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dying, this compact was made with his son Cathluan, and from whom the Piets were also called Caledones ; *e, the posterity of Catbluan ; for Don in Irish fignifies a family. Such was the rise of these people, whose posterity made so brilliairt a figure in Britich history!

We shall not controvert any of these points with our Author. That he esteems these and other accounts of his ancestors remarkable and striking is evident from the frequency of his notes of admiration, as well as from the reflections he often makes.

The death of Heremon is followed by a long lift. c Irish kings of the Milesian race, and chiefly the Heberean and theremonean line. Of several of these kings we find little belides their names, of others larger accounts are given. From some of them we shall insert a few particulars, first observing that the narration is interrupted by a chapter concerning their deitice and doctrine, from whence we shall only take one short paflage relating to their worship of the sun and moon. Some remains of this worlhip may be traced, even at this day; as particularly borrowing, if they should not have it about them, a piece of filver on the first sight of a new moon, as an omen of plenty during the month; and at the same time saying in Irish, you

have found us in peace and prosperity, so leave us in grace and mercy.” Some notion of this kind, we think, is not wholly uncommon in England.

In the reign of Tighernmas (2815) we are told of what is called a wholsome though simple sumptuary law : ' By this law, it is said, which his successors were sworn to maintain, and which was called Ilbreachta, the peasantry, soldiers, and lower order of people, were to have their garments but of one colour; military officers and private gentlemen, two; commanders of battalions, three; Beatachs, Brughnibhs, or keepers of houses of hospitality, four ; the prime nobility or military knights, five; and the Ollamhs, or doctors learned in different sciences, fix, being one less than the chief rulers !'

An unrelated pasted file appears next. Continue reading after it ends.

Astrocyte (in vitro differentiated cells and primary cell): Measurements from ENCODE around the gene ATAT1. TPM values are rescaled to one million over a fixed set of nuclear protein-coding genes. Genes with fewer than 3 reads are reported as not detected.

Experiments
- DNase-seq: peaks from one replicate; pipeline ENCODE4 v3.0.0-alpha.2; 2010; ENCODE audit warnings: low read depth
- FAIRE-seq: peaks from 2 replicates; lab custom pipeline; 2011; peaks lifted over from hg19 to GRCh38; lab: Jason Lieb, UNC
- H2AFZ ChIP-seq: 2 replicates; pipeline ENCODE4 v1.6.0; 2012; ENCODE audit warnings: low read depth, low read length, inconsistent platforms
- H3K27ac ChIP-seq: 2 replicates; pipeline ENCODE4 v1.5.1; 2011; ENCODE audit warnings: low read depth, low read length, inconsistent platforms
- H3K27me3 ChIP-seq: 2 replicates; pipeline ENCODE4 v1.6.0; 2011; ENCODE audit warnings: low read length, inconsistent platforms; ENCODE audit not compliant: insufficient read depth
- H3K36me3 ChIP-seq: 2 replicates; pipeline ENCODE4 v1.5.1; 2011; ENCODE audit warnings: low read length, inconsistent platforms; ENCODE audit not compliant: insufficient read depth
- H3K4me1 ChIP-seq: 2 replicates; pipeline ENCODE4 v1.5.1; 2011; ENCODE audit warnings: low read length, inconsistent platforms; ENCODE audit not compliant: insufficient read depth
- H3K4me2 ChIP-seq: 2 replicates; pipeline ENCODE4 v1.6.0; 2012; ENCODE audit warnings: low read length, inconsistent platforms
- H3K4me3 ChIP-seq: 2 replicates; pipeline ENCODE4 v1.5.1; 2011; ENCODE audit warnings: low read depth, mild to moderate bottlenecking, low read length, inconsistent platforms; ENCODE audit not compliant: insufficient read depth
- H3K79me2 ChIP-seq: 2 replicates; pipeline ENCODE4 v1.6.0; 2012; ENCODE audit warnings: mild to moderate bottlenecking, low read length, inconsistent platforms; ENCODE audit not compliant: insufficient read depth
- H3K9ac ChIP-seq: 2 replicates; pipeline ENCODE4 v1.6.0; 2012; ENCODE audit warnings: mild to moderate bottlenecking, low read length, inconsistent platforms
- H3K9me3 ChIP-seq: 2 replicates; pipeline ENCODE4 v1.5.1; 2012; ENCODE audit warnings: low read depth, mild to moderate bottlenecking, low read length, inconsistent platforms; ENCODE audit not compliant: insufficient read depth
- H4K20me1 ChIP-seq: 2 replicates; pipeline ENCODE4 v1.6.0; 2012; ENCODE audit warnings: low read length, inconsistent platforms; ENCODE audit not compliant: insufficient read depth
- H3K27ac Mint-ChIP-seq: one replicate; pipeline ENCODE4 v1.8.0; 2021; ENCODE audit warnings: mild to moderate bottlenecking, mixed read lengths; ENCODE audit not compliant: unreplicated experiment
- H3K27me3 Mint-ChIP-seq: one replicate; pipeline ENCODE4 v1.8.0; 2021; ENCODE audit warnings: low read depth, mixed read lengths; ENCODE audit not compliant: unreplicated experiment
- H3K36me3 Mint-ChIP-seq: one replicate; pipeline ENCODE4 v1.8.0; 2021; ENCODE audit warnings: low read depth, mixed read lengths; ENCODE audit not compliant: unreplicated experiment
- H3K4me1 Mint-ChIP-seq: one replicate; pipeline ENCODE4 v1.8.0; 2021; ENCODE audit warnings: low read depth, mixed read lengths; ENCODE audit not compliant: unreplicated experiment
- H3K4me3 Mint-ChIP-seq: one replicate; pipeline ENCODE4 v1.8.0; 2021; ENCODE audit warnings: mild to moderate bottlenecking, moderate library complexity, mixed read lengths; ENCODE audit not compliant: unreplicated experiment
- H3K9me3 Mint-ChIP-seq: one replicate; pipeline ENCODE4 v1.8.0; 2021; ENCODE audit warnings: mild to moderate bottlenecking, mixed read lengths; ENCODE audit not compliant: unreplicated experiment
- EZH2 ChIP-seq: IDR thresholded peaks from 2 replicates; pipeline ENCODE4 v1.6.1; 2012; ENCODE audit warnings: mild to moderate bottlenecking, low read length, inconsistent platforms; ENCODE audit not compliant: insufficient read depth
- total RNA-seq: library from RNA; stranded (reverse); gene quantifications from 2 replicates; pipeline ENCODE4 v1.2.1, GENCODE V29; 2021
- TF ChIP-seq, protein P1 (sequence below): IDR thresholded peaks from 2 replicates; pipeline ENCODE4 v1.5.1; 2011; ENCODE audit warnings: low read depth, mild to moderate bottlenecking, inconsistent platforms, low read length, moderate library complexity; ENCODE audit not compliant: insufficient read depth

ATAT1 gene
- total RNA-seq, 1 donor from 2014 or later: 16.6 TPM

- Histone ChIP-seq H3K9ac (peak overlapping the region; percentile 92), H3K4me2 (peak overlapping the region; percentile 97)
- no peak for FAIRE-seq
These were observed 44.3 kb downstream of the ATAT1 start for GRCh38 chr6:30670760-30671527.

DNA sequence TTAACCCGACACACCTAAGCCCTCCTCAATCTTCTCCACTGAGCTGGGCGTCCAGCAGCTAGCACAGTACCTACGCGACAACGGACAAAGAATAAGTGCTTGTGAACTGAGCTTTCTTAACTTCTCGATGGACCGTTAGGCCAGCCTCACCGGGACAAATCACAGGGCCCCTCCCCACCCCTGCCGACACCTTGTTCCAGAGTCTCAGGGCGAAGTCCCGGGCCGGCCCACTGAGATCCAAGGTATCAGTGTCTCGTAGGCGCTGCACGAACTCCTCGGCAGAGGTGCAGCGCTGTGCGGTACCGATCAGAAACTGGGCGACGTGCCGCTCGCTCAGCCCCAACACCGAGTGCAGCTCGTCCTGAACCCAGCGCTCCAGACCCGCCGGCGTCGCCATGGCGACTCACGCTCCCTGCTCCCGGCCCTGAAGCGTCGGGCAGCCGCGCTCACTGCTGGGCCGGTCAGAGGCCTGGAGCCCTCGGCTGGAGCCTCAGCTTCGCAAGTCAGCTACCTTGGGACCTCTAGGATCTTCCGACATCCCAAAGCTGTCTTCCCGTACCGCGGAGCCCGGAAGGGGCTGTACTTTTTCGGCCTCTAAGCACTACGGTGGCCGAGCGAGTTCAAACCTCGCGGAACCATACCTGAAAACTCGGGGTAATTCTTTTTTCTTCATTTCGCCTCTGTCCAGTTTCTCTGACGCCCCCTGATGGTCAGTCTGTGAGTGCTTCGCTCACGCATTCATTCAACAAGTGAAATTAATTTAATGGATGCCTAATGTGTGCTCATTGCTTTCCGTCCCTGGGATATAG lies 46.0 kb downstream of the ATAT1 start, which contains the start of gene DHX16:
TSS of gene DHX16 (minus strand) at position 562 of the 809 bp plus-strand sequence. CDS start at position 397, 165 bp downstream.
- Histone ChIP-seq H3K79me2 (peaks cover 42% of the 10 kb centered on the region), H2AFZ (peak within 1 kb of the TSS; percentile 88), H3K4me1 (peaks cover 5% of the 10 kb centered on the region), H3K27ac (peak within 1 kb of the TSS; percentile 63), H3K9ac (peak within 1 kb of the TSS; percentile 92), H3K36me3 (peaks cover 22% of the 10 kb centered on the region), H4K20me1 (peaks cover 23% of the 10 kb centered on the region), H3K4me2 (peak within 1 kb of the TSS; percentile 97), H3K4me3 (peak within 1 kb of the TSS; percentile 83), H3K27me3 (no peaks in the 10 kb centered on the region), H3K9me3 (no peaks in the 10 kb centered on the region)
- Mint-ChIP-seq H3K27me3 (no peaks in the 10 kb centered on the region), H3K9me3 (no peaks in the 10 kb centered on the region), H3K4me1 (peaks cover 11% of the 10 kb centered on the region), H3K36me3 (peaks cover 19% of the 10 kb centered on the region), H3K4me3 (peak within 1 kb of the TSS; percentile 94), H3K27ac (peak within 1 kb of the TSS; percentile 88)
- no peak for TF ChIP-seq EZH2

Cochaidh II. who reigned in 2009 was, we are informed, surnamed Faobharglas, or of the green edge, because in his days the art of giving different colours to fwords and arms was found out, and we are told that the points of his javelins' and blades of his swords were coloured green. During the reigns from 2993 to 3075, we read of Thields of pure filver, helmets ornamented with gold, particularly with crescents in the front of that metal, corslets cased with pure ductile gold, golden chaios and collars ; concerning all which, this Writer remarks, the very great plenty of gold in Ireland in these early days, and in times much nearer our own, will not be disputed but by such as shut their ears to the voice of truth. They acquired it from native mines, and they extracted both it and silver from their mines of H 3

copper

copper and lead. They accumulated quantities of gold by their traffic with Spain, and with Africa, hence their fhields of pure filver, hence their helmets and corflets caled with gold; bence the number of spords of mixt metal, with gold handles, to this day found a bogs and moralies; hence the hoftages detained at the courts. of our monarchs, having their fhackles of pure gold; hence the very harnesses for horses were arnamented with

gold!"